This young entrepreneur will collect your food waste and turn it into compost
The Kaimuki Compost Collective is the creation of University of Hawaiʻi chemistry graduate Nate Hogsten. He turned his passion for problem-solving into a business venture that helps the community dispose of food waste.
The Conversation spoke with Hogsten about selling the subscription plan to local businesses and residents. For a monthly fee, the business will pick up its 5-gallon bucket of food waste and drop off a clean one.
"If I'm taking my waste and my friend's waste, that's fine, and I can make do and we're all happy with it. If it's gonna make a difference then it needs to be big, and if it's gonna be big, then we got to fund it," Hogsten said.
While simple home composts are common, Hogsten said the amount of waste and the maintenance required for hot composting is a barrier for people.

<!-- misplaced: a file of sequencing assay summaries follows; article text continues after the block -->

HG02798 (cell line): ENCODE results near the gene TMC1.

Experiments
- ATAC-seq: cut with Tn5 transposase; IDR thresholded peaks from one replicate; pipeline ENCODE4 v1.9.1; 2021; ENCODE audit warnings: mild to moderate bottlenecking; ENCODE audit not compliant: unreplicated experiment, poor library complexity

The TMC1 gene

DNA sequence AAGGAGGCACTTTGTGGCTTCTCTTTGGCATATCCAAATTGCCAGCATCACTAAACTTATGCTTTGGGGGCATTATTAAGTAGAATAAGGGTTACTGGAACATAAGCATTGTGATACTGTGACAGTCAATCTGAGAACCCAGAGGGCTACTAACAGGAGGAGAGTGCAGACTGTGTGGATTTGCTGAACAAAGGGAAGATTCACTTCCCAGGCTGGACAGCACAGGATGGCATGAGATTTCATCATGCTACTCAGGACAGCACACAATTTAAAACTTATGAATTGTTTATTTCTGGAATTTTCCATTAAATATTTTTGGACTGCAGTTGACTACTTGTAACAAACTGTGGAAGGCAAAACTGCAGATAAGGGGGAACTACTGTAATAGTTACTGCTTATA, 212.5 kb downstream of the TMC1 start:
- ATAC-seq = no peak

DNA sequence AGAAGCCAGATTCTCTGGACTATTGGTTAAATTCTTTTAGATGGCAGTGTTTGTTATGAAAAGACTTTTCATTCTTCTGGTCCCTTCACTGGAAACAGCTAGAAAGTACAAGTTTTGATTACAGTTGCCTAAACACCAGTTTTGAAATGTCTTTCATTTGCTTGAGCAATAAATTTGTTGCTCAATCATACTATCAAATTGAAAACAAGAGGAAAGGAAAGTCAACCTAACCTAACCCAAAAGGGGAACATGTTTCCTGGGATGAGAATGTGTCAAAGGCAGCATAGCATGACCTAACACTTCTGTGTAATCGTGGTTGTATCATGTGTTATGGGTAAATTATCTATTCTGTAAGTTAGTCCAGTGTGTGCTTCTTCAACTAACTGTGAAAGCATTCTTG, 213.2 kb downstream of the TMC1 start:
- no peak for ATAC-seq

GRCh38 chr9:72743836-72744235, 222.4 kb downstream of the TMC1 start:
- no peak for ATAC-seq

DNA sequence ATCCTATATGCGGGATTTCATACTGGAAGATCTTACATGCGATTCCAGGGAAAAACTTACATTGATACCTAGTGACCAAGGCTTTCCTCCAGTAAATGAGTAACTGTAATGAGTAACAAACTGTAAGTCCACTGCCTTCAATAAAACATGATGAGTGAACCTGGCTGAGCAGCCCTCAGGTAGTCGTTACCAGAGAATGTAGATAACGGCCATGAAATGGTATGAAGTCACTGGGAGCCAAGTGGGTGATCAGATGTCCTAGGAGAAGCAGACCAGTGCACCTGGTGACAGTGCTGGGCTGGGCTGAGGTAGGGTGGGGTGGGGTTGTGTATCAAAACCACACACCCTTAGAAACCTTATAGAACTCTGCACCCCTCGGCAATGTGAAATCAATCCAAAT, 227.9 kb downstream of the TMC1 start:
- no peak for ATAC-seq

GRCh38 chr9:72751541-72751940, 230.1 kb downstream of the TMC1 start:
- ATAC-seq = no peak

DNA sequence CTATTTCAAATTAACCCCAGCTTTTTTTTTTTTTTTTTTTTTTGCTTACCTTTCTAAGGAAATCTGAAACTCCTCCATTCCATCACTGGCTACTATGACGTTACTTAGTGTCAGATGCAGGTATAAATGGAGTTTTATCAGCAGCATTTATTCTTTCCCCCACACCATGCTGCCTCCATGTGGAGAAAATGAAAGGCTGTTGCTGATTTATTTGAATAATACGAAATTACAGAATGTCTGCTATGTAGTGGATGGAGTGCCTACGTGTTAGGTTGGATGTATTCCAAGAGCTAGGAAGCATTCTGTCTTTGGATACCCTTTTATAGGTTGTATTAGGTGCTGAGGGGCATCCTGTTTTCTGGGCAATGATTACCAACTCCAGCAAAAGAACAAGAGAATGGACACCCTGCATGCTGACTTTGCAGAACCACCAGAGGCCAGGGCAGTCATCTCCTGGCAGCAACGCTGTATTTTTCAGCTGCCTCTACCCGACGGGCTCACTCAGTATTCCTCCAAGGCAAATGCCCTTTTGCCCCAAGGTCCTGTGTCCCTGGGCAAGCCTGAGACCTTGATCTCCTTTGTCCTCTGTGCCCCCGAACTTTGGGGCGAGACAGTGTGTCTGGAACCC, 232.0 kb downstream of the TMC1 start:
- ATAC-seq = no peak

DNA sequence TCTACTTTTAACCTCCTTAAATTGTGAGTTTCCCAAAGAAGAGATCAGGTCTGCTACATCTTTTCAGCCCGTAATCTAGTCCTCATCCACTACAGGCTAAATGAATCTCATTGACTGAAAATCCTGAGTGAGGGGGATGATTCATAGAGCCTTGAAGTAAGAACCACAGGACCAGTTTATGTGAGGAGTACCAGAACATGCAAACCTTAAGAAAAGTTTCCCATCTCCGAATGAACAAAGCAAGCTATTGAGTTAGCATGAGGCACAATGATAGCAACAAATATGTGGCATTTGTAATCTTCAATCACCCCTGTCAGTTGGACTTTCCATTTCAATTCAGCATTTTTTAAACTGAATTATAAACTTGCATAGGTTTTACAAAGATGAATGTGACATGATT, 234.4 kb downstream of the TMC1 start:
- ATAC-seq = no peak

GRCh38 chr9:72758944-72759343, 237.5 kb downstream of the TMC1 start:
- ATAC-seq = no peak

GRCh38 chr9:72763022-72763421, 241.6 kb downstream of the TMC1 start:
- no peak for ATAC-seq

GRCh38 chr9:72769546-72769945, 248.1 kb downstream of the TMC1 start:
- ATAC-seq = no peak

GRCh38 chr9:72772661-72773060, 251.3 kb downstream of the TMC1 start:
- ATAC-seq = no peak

"The amount of waste to start, you need a cubic foot basically of space. I'm not gonna say it's impossible to hot compost on your own, but you'd have to go out and source material because you wouldn't be making enough at home to do it," he told HPR.
"You layer certain materials, so food waste, and brown materials such as mulch, leaves, stuff like that, and it has to be in a certain ratio. You water it, and you turn it or keep it aerated, and the microorganisms in the pile and the fungus, break it down through heat and through eating it. And it turns into compost, which is basically like brown dirt," Hogsten said. The compost is delivered to local farmers and gardeners.
Similar businesses have already popped up on the continent, and in Australia and New Zealand, he said.
"I didn't create the business model. I kind of ran into it. I was concerned, I was like who's gonna pay for this? Because you can just throw it in the trash, it's free," he said. "People want it and everyone who uses the service absolutely loves it. The market, it's people who have expendable income. So it's younger professionals, I'd say between 25 to 50, actually, mostly women."
This interview aired on The Conversation on May 2, 2023. The Conversation airs weekdays at 11 a.m. on HPR-1. This story was adapted for the web by Sophia McCullough.